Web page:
- Sports – self-confidence, performance, energy levels, concentration/focus, nerves, technical difficulties.
- Education – exam preparation, memory, attention span, anxiety, motivation.
- Arts – stage fright, creativity, performance, memory, self-expression, self- confidence.
- Corporate – stress management, self-confidence, managing change, interpersonal skills, preparing for events such as interviews, public speaking, presentations and performance issues.
How does Sophrology work?
Sophrology is a structured method of physical and mental procedures using easy movement postures, breathing and visualisations techniques. The goal is to create balance between mind and body. More specifically an alert mind with a relaxed body.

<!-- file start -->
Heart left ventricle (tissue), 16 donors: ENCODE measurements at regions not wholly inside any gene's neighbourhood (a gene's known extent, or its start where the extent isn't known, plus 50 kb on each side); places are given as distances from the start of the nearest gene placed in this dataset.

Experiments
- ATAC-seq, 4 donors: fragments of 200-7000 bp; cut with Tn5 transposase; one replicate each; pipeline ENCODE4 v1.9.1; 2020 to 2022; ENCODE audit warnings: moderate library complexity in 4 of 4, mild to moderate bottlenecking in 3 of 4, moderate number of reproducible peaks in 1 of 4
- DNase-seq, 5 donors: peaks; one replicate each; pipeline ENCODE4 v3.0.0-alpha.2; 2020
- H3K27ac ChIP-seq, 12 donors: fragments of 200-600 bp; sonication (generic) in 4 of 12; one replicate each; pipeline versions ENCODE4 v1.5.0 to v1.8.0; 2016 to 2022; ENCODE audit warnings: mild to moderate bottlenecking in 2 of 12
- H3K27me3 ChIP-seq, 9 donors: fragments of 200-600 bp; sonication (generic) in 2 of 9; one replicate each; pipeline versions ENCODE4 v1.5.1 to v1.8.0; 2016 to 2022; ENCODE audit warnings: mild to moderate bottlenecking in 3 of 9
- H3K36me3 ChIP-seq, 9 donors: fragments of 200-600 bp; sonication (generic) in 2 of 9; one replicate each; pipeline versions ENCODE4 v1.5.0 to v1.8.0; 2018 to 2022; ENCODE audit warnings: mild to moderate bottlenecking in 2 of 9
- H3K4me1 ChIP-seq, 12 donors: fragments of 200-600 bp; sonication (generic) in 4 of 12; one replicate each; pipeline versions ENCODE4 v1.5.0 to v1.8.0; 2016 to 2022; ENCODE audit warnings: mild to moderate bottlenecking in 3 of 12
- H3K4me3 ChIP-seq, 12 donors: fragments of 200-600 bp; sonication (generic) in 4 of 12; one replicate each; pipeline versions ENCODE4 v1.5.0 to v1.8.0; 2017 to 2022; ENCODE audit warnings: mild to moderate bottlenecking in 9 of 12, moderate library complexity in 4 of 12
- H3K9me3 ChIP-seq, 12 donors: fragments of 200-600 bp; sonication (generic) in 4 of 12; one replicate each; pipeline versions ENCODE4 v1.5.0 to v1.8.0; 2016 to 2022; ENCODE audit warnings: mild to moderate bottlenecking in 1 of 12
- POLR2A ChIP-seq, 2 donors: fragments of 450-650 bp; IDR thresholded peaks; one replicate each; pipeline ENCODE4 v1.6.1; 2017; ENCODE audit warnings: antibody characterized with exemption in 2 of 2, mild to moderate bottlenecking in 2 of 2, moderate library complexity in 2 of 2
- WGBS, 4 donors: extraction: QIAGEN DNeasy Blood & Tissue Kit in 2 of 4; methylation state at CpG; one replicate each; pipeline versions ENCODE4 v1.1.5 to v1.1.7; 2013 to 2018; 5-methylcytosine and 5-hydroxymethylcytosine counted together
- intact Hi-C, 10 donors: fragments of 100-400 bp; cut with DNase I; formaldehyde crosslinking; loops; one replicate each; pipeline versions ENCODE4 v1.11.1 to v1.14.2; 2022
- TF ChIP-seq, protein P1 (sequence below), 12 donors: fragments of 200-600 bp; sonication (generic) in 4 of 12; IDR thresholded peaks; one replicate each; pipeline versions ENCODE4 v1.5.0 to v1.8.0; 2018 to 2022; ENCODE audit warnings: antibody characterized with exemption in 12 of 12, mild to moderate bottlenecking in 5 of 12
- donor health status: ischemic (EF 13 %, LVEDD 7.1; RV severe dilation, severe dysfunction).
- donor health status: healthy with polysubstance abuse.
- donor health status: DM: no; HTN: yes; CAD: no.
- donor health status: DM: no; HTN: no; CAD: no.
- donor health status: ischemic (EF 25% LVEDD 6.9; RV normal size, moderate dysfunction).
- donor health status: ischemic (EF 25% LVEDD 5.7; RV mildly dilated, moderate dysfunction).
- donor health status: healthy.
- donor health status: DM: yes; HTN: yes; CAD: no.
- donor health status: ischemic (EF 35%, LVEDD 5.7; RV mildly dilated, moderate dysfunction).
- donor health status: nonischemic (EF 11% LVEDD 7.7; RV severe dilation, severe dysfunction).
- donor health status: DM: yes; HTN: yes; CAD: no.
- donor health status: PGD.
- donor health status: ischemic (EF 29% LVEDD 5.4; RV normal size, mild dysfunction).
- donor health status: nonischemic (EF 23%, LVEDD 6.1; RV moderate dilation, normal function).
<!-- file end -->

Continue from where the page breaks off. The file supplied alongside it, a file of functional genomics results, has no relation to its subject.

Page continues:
The idea is to learn a set of techniques that are best suited to the individual and to re-use these techniques in everyday life, as and when needed.
In order for Sophrology to work, your body needs to be in a relaxed state which then helps your mind to relax as well. With your eyes shut and remaining silent throughout the session, the Sophrologist talks you through a set of instructions which starts off with the body scan. The body scan is experienced by yourself in a systematic way from head to toe. As you go through the body scan you become aware that tensions are released and relaxation is established in your body.
Following the body scan, Sophrology techniques are used. For these techniques to work, the mind needs to quieten down. A state of consciousness between being awake and asleep but alert, needs to be attained. The techniques used have a greater impact when the “mind chatter” is much less or not there at all. This allows you to get in touch with your deeper, wiser, intuitive mind.